GUATEMALA CITY (ChurchMilitant.com) - Archbishop Gonzalo de Villa y Vásquez of Guatemala denies knowing of the pro-abortion advocacy of the Open Society Foundations (OSF), a group funded by leftist financier George Soros — despite the archbishop's past leadership role in a Soros affiliate.
On July 9, Pope Francis named the fellow Jesuit to serve as metropolitan archbishop of Guatemala City, beginning in September. Born in 1954 in Spain, Abp. Gonzalo de Villa presides over the Guatemalan bishops' conference and was bishop of Sololá-Chimaltenango in Guatemala's interior, which is notable for its large number of indigenous-language speakers. He has also served as leader of the Society of Jesus in Guatemala and has advanced degrees in theology, Latin American studies and political science from Latin American and Canadian institutions.
Both of his parents were notable human rights advocates. His mother, María Teresa Vásquez de Villa, was among the 37 persons burned to death at the Spanish embassy during a confrontation between police and peasant activists in 1980. The metropolitan see of Guatemala has been vacant ever since the 2018 death of Gonzalo de Villa's predecessor, Abp. Óscar Julio Vian Morales.
Money from billionaire Soros funds the OSF, the Foundation to Promote Open Society, and the Jennifer and Jonathan Allan Soros Foundation, complexes of dozens of leftist grantmaking organizations and affiliates that are active worldwide. Planned Parenthood, the American Civil Liberties Union and the Brennan Center for Justice are among many other leftist organizations that benefit from Open Society funding of more than $1 billion per year. Soros himself is reputedly worth more than $26 billion.
Fundacion Soros Guatemala was created in 1997 and was affiliated with OSF. It stated on its website that it was a nonprofit led by "14 prestigious citizens of Guatemala who are ethically committed to contributing to the common good of the nation." It noted that it was part of the Open Society Institute (the former name for OSF), and defined itself as "more than 50 national foundations, regional initiatives and global programs in various places in the world ... contributing to the growth of more democratic, egalitarian, just and humane societies." Fundacion Soros Guatemala closed its doors in 2011.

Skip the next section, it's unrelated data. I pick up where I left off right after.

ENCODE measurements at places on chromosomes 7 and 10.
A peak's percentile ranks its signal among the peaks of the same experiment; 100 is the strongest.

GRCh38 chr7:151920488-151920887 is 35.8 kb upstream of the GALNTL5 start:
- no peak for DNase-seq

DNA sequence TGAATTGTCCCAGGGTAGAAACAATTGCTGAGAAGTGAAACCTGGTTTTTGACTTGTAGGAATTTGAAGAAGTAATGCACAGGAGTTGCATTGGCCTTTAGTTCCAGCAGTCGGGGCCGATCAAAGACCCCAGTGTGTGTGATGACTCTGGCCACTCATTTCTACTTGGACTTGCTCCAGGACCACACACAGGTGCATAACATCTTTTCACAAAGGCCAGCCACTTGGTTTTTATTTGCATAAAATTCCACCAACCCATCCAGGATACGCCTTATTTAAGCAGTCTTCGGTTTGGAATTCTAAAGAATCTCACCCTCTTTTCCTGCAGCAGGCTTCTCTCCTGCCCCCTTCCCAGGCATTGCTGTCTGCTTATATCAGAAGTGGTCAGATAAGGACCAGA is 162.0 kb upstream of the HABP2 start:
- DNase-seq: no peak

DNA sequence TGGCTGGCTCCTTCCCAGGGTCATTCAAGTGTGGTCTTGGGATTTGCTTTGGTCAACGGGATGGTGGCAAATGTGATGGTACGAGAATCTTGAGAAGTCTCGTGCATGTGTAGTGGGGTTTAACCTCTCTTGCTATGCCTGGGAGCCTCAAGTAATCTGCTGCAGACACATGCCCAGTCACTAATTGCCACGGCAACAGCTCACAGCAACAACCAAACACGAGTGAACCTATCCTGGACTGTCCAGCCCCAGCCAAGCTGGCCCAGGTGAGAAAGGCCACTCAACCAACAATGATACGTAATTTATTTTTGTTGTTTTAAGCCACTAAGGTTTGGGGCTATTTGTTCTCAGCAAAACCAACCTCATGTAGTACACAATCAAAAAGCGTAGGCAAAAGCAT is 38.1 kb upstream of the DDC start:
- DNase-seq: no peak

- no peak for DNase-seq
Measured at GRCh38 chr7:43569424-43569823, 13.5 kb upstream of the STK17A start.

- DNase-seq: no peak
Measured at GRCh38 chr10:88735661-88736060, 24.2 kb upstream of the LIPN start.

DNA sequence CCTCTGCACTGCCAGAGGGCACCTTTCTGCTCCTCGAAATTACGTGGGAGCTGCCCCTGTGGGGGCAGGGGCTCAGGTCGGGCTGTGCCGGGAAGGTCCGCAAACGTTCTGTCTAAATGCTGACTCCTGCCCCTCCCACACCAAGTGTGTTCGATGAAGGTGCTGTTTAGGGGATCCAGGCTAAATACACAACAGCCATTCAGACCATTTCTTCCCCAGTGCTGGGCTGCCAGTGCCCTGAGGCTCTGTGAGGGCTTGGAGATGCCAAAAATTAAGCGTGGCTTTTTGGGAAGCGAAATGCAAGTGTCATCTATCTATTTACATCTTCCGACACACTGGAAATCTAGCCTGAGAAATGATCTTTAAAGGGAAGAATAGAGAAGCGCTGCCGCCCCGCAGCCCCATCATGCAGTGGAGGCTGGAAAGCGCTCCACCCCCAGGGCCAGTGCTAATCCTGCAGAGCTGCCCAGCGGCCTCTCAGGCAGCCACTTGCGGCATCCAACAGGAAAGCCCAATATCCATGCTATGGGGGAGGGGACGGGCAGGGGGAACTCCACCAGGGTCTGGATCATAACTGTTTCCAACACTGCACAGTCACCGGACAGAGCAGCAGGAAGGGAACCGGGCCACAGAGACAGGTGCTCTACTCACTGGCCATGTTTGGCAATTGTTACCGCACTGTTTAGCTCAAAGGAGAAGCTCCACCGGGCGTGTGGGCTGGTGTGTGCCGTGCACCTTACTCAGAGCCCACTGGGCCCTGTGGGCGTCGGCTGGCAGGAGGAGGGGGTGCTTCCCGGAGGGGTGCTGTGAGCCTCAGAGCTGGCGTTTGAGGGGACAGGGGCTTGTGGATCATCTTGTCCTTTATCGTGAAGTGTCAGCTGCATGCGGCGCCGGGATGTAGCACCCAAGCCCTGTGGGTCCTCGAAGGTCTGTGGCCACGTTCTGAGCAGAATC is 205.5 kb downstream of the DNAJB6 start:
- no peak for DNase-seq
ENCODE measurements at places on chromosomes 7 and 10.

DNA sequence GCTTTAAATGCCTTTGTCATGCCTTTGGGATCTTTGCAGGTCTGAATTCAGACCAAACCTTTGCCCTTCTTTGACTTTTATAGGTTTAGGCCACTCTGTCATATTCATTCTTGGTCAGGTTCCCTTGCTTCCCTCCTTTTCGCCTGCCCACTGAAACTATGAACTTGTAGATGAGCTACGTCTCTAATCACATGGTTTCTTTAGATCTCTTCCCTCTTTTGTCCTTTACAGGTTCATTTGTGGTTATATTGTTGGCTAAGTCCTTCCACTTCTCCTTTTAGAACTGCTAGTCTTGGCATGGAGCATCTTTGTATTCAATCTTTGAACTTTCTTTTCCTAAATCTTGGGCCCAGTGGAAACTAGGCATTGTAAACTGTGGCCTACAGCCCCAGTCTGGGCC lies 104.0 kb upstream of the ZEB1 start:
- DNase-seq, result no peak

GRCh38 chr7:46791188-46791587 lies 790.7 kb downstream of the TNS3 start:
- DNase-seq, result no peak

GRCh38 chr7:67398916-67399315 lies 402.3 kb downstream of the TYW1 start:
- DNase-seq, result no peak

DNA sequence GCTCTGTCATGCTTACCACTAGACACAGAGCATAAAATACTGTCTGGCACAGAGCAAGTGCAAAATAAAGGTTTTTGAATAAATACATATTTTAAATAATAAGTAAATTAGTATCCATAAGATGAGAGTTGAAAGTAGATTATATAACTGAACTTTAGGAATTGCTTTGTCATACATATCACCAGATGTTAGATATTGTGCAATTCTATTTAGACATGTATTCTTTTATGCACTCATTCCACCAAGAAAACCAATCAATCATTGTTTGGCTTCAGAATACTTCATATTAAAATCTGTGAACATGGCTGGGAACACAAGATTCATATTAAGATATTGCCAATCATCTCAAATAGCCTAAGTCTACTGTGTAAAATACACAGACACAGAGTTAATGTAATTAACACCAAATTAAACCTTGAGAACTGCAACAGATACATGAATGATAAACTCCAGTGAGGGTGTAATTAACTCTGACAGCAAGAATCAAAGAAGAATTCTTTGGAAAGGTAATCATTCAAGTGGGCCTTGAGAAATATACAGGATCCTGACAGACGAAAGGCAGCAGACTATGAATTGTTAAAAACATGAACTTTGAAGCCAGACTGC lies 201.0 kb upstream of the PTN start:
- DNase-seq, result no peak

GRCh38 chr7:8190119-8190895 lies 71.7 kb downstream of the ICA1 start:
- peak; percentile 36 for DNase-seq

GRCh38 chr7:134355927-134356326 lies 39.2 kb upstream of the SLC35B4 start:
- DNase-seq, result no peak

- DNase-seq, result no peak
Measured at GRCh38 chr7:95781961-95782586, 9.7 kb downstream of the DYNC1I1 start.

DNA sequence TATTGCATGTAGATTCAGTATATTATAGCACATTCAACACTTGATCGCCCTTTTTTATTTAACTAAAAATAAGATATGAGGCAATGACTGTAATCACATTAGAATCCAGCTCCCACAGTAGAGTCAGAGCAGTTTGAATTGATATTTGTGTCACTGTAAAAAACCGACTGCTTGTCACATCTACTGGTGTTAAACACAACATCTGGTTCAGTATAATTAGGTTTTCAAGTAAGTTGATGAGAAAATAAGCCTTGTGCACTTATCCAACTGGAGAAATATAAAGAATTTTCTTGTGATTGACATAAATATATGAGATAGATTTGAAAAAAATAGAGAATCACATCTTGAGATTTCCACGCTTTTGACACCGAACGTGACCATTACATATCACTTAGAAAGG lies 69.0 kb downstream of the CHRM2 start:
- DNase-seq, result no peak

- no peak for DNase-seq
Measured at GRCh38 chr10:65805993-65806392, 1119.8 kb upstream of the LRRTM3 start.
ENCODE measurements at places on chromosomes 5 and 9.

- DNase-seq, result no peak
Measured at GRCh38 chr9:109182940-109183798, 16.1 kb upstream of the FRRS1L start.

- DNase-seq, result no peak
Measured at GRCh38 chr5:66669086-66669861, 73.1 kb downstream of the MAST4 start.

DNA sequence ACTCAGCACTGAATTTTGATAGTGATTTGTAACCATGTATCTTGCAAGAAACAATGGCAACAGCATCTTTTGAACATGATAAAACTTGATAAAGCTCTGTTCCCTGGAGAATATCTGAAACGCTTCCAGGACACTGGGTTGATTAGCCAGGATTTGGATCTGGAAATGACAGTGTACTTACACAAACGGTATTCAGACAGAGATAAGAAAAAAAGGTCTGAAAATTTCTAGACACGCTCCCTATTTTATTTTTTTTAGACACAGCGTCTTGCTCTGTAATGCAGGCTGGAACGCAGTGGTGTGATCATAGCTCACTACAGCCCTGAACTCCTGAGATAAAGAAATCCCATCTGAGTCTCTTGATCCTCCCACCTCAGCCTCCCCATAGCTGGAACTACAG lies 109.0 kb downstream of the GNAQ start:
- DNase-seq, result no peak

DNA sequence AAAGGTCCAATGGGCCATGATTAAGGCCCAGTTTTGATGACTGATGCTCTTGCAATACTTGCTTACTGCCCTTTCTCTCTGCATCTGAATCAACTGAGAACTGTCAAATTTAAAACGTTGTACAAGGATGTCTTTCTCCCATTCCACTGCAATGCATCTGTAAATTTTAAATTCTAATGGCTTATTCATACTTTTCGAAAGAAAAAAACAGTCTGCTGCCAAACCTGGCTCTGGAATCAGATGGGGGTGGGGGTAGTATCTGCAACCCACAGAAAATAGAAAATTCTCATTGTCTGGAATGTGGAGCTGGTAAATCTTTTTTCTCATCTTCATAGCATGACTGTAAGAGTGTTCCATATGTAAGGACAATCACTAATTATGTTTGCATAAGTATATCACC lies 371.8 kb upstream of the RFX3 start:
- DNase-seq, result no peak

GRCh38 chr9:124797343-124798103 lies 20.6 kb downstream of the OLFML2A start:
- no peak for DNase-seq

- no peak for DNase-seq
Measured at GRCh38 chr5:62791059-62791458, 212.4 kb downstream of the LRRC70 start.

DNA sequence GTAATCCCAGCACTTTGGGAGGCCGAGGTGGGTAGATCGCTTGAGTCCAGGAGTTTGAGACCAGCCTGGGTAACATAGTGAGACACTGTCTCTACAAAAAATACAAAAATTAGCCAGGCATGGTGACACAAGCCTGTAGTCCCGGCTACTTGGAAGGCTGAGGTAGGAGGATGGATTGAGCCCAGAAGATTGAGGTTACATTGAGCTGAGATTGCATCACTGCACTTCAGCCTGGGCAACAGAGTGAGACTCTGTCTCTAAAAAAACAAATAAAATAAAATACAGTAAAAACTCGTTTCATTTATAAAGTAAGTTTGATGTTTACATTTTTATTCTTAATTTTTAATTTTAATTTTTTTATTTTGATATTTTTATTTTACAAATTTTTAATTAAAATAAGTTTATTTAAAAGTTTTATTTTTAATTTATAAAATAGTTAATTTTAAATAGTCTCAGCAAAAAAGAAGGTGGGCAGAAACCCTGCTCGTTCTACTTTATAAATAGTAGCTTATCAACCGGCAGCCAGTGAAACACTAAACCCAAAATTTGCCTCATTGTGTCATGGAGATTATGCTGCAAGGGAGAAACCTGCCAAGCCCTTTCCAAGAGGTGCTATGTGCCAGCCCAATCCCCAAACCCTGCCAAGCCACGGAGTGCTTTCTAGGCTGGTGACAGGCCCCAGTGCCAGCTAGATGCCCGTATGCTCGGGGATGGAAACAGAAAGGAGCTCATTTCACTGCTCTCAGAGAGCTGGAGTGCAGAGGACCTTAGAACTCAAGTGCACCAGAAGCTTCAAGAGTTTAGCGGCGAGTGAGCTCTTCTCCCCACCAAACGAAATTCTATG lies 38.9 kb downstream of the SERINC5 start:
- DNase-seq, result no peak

The foundation focused on "political and civic leadership training, increasing participation by marginalized groups in public life, improving local economic development, using education and the media to promote tolerance and facilitating dialogue between the different sectors of Guatemalan society." It would go on to fund leadership training and projects intended to bridge social, economic and political differences.
Serving as its first chairman was Gonzalo Villa y Vásquez, S.J., who in 1998 became rector of the prestigious Jesuit Landívar University in Guatemala City, where he taught political science. His biography on the website of the Latin American Arm of the Society of Jesus does not mention his involvement with OSF. In 2004, he was named auxiliary bishop of Guatemala by Pope John Paul II. Subsequently, he departed his position at Landívar University.
A 2001 OSF report noted its funding of Instituto de Gerencia Politica of Landívar University, which trains young people in political action. Plaza Publica is a news website operated by Landívar University, which has also received funding from OSF.
A 2002 Soros Foundation report mentioned that Gonzalo Villa y Vásquez was serving as vice-chairman of Fundacion Soros Guatemala, but the report did not note his clerical status. In a 2004 report, OSF said that it had provided more than $1 million to the Guttmacher Institute for promoting abortion in the United States. In a 2005 study on Guatemala, Guttmacher noted that it recommended that Guatemalan health authorities should provide abortions, even while noting that the country is beleaguered by inequalities and poor health care for most people. In its 2002 report, the broader OSF noted its funding of a Guatemalan television program to influence voters in national elections and to train female political leaders. It also funded the Institute for Policy Studies — a leftist think tank based in Washington, D.C. — in its work in the country. As recently as 2016, Landívar University received $260,000 from OSF.
In 2003, while Gonzalo Villa y Vásquez served as vice-chairman of Fundacion Soros Guatemala, OSF reported on its grants to abortion leviathans Planned Parenthood Federation and the Center for Reproductive Rights, both of which have pushed for years for abortion in poor Latin American nations.
OSF reported in 2003 on funding American abortionists "in new, early options for pregnancy termination, which may make it possible to mainstream abortion provision into general medicine, decreasing opportunities for harassment at freestanding clinics." OSF provided funding to train doctors to use Mifeprix (RU-486), the so-called morning-after pill, and the "vacuum-aspiration technique." The report also described OSF efforts to extend abortion in largely Catholic Croatia and Slovakia, as well as in Lithuania and Latvia. It noted that "funding was provided to strengthen local and regional advocacy capacity, especially in countries in the region where abortion rights are being undermined."